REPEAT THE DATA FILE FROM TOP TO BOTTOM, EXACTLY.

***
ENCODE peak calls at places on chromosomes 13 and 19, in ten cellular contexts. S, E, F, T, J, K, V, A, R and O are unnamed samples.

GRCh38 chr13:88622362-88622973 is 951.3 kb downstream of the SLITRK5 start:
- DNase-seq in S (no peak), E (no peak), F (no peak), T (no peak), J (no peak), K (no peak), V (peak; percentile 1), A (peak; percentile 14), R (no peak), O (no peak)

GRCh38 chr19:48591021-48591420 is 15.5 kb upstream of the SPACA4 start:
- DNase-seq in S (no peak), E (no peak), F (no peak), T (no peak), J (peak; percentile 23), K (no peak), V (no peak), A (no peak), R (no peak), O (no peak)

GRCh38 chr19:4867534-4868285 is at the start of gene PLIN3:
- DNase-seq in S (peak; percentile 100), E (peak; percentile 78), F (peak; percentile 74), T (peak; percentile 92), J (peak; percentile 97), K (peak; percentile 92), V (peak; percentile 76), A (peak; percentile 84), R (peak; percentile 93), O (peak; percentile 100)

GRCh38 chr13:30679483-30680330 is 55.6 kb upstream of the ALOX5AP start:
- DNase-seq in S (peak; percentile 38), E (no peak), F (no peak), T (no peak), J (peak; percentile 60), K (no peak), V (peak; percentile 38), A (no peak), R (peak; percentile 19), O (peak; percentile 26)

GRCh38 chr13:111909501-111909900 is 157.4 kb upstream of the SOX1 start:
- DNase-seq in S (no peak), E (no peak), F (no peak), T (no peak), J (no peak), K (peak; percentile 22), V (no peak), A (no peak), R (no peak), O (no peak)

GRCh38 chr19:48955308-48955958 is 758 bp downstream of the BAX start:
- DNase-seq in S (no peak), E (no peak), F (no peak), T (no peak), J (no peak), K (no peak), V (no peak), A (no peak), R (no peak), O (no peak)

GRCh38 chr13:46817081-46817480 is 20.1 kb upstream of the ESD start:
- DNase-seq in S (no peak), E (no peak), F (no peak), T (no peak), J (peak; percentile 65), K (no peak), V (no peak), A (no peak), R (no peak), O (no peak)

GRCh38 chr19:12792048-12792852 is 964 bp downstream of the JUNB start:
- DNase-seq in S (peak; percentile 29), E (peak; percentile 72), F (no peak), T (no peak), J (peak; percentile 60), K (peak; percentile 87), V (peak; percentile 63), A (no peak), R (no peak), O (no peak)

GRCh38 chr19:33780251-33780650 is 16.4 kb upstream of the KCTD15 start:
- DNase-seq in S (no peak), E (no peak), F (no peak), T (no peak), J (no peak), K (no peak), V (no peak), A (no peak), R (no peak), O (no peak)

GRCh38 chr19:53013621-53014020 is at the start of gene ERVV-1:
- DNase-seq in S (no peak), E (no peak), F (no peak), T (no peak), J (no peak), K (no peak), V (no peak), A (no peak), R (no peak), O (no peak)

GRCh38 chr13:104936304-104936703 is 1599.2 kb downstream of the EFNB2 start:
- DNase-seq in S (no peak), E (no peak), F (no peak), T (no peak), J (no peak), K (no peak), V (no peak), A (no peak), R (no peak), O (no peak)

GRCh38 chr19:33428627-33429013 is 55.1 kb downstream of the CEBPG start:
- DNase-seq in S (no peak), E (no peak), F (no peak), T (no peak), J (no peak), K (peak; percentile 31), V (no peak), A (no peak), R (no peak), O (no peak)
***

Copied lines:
ENCODE peak calls at places on chromosomes 13 and 19, in ten cellular contexts. S, E, F, T, J, K, V, A, R and O are unnamed samples.

GRCh38 chr13:88622362-88622973 is 951.3 kb downstream of the SLITRK5 start:
- DNase-seq in S (no peak), E (no peak), F (no peak), T (no peak), J (no peak), K (no peak), V (peak; percentile 1), A (peak; percentile 14), R (no peak), O (no peak)

GRCh38 chr19:48591021-48591420 is 15.5 kb upstream of the SPACA4 start:
- DNase-seq in S (no peak), E (no peak), F (no peak), T (no peak), J (peak; percentile 23), K (no peak), V (no peak), A (no peak), R (no peak), O (no peak)

GRCh38 chr19:4867534-4868285 is at the start of gene PLIN3:
- DNase-seq in S (peak; percentile 100), E (peak; percentile 78), F (peak; percentile 74), T (peak; percentile 92), J (peak; percentile 97), K (peak; percentile 92), V (peak; percentile 76), A (peak; percentile 84), R (peak; percentile 93), O (peak; percentile 100)

GRCh38 chr13:30679483-30680330 is 55.6 kb upstream of the ALOX5AP start:
- DNase-seq in S (peak; percentile 38), E (no peak), F (no peak), T (no peak), J (peak; percentile 60), K (no peak), V (peak; percentile 38), A (no peak), R (peak; percentile 19), O (peak; percentile 26)

GRCh38 chr13:111909501-111909900 is 157.4 kb upstream of the SOX1 start:
- DNase-seq in S (no peak), E (no peak), F (no peak), T (no peak), J (no peak), K (peak; percentile 22), V (no peak), A (no peak), R (no peak), O (no peak)

GRCh38 chr19:48955308-48955958 is 758 bp downstream of the BAX start:
- DNase-seq in S (no peak), E (no peak), F (no peak), T (no peak), J (no peak), K (no peak), V (no peak), A (no peak), R (no peak), O (no peak)

GRCh38 chr13:46817081-46817480 is 20.1 kb upstream of the ESD start:
- DNase-seq in S (no peak), E (no peak), F (no peak), T (no peak), J (peak; percentile 65), K (no peak), V (no peak), A (no peak), R (no peak), O (no peak)

GRCh38 chr19:12792048-12792852 is 964 bp downstream of the JUNB start:
- DNase-seq in S (peak; percentile 29), E (peak; percentile 72), F (no peak), T (no peak), J (peak; percentile 60), K (peak; percentile 87), V (peak; percentile 63), A (no peak), R (no peak), O (no peak)

GRCh38 chr19:33780251-33780650 is 16.4 kb upstream of the KCTD15 start:
- DNase-seq in S (no peak), E (no peak), F (no peak), T (no peak), J (no peak), K (no peak), V (no peak), A (no peak), R (no peak), O (no peak)

GRCh38 chr19:53013621-53014020 is at the start of gene ERVV-1:
- DNase-seq in S (no peak), E (no peak), F (no peak), T (no peak), J (no peak), K (no peak), V (no peak), A (no peak), R (no peak), O (no peak)

GRCh38 chr13:104936304-104936703 is 1599.2 kb downstream of the EFNB2 start:
- DNase-seq in S (no peak), E (no peak), F (no peak), T (no peak), J (no peak), K (no peak), V (no peak), A (no peak), R (no peak), O (no peak)

GRCh38 chr19:33428627-33429013 is 55.1 kb downstream of the CEBPG start:
- DNase-seq in S (no peak), E (no peak), F (no peak), T (no peak), J (no peak), K (peak; percentile 31), V (no peak), A (no peak), R (no peak), O (no peak)